4. Kilkenny

Kilkenny, once the medieval capital of Ireland back in the 11th century located on the banks of the river Nore. Take a stroll through the cobblestone streets or the gardens that surround the Norman Castle. Tours of the castle are also available. Visit the Black Abbey and St Canice’s Cathedral with its round tower.

5. Wicklow

Take a hike and soak in the panoramic views of the Wicklow Gap. See the traditional Irish bogs, which provided households with the energy to fuel fires and power for years. Why not stop off at Turlogh waterfall a picturesque waterfall and reservoir. On the way there make sure to stop at Fairview point that overlooks Dublin. From this point you can see it as on top of your palm and admire its magic.
For more beautiful view points of Dublin click here.

6. Glendalough

Founded in the 6th century by St. Kevin, Glendalough means the Glen of the Two Lakes, it is one of the most popular tourist sites in Ireland, is also known for the Braveheart wedding scenes and all the romantic scenes from 'PS I Love You', this is where Hilary Swank met Gerard Butler for the first time.

7. Belfast

The North of Ireland is a must see of any one travelling to Ireland. Belfast is the capital of Northen Ireland and the birth place of the Titanic. Take a famous Black Taxi tour of the Falls and Shankill Roads along with murals of troubled times and the peace wall. Visit The Titanic Experience, take the amazing journey from start to finish one of the world’s most famous and at the time biggest ships.

8. Connemara

After the great potato famine of  1847 – 1851, the landscape of Connemara was left barren. However this picturesque wilderness of Ireland will not disappoint you it is also one of Irelands national parks. Made famous by blockbuster movies such as the Quite Man with John Wayne & Maureen O’Hara and the Guard with Brendan Gleeson.  The fabulous lakes of the Gaelic speaking South Connemara and stone walls of deserted valleys of North and West Connemara will transport you to another time.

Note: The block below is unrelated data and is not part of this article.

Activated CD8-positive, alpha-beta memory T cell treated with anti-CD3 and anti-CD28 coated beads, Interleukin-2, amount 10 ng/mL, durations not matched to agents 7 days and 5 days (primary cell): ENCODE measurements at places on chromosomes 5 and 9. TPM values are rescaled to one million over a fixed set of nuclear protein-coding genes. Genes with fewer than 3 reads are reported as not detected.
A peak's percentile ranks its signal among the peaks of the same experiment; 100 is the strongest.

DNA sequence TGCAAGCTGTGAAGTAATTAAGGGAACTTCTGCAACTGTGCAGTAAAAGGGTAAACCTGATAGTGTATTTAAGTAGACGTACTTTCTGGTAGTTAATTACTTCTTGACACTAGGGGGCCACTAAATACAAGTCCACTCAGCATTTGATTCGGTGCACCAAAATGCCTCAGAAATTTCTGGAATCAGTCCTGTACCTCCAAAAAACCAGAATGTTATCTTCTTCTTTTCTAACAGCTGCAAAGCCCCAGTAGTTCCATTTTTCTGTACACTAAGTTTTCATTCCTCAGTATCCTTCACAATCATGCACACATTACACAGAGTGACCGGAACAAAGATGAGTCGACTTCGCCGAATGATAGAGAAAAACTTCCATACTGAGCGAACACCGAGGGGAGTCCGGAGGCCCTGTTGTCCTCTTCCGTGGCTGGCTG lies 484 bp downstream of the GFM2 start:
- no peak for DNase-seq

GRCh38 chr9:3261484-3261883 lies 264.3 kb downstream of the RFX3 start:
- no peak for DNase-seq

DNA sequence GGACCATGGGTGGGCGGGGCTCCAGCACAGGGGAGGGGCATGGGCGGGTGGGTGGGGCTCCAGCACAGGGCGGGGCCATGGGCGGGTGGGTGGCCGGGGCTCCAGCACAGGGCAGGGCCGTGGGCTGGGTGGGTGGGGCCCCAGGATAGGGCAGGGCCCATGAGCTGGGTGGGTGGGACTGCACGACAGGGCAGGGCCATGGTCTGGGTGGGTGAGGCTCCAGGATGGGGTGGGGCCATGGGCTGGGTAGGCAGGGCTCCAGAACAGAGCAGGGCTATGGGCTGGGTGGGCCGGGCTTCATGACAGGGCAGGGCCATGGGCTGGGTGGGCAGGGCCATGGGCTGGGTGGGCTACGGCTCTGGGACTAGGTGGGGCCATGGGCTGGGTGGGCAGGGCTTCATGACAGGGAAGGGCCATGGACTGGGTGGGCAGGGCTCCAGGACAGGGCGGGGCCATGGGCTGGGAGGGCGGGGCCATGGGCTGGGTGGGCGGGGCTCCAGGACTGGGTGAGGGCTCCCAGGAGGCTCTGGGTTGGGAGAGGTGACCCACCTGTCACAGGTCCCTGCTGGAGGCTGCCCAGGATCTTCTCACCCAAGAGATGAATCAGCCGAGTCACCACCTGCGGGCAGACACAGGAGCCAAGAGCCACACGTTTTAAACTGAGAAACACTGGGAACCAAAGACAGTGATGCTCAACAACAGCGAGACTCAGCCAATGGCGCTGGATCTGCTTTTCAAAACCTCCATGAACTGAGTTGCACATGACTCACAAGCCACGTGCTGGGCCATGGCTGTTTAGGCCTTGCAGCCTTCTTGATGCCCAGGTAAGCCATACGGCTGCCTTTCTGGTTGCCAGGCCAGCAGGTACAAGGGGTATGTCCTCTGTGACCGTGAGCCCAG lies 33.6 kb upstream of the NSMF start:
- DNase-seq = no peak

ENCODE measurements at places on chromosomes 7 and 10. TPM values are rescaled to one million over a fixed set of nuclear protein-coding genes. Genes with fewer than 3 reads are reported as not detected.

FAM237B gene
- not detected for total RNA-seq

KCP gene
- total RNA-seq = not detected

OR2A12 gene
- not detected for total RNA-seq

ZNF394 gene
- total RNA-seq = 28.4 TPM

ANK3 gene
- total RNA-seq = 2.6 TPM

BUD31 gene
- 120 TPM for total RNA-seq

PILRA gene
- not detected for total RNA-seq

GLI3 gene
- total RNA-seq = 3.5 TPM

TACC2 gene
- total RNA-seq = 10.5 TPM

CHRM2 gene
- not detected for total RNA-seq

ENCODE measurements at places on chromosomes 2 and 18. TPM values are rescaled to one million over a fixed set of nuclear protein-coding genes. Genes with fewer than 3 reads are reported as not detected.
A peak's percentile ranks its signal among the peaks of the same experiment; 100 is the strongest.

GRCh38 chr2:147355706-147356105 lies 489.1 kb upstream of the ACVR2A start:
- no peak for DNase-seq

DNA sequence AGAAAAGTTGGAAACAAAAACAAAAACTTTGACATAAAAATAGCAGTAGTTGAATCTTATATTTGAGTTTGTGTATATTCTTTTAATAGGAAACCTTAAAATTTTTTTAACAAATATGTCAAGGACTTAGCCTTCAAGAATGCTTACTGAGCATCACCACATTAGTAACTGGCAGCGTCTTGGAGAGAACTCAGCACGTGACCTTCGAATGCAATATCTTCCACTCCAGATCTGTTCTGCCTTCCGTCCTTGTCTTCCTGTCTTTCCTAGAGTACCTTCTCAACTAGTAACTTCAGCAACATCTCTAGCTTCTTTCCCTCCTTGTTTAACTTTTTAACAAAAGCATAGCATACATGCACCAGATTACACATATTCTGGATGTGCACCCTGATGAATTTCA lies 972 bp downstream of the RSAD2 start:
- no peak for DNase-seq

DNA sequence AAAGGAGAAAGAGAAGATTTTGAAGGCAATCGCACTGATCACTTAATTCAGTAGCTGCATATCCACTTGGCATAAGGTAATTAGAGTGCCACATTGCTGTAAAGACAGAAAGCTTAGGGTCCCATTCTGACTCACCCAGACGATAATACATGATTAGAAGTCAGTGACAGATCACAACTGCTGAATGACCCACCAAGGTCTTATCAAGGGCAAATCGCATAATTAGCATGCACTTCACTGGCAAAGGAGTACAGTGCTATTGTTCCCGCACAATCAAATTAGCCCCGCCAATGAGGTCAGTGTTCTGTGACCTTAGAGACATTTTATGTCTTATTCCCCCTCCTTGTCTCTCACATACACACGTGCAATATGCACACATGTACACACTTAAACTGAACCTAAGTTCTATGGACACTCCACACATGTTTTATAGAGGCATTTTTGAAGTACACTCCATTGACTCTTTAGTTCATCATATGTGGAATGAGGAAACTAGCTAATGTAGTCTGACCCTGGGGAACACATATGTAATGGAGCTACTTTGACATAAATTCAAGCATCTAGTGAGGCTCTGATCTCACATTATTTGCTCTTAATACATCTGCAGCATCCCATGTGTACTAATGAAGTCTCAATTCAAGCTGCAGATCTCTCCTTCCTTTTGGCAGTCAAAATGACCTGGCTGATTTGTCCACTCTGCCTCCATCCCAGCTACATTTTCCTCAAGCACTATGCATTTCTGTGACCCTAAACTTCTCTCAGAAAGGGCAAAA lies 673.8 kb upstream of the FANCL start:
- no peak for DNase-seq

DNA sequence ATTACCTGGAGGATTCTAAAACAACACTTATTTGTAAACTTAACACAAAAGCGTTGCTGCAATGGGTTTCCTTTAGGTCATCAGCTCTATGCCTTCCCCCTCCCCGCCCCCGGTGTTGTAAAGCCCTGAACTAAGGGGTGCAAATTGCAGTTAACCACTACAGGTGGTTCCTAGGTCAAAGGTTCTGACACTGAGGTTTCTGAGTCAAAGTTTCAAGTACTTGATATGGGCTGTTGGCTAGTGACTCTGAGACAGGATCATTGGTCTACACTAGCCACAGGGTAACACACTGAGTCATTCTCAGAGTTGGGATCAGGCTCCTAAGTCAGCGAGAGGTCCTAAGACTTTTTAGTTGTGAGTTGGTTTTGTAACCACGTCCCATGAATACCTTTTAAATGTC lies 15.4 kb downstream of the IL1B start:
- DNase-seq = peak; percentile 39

9. Galway

A harbour city on Ireland’s west coast, knows as the city of tribes and once home to Christopher Columbus. The city’s hub is 18th-century Eyre Square, a spot surrounded by shops and traditional pubs that are full with traditional Irish music. Sample the famous Galway Bay oysters or visit St. Nicholas Cathedral of the Spanish Arch. Explore boutiques and art galleries of the Latin Quarter, which retains portions of the medieval city walls.

10. Malahide

One of Irelands most beautiful and well known towns. Browse the boutiques and book shops, or take a break for a coffee in one of our many cafes. Explore one of the oldest castles in Ireland, Malahide Castle and discover more about the Talbot family who called the castle their home for up to 800 years. Reopened in 2012. with a state of the art visitor’s centre along with accessible gardens this is a must for all horticultural enthusiasts.

11. Howth

A short journey to the north side of Dublin Bay you will find the fishing village of Howth. This historic suburb started life as a Viking settlement and played a key role in many past events from Norman invasions to the gun running of the 1916 rising. Howth has something for everyone, an angler’s dream, cod and ray are commonly caught here as fishing trawlers weave in and out of the harbour. All the while, restaurants along the seafront serve up the catch of the day. Visit Howth Harbour lighthouse where you’ll see to the uninhabited island of Ireland’s Eye, a sanctuary for large numbers of breeding seabirds and popular with visitors taking the regular small boat tours.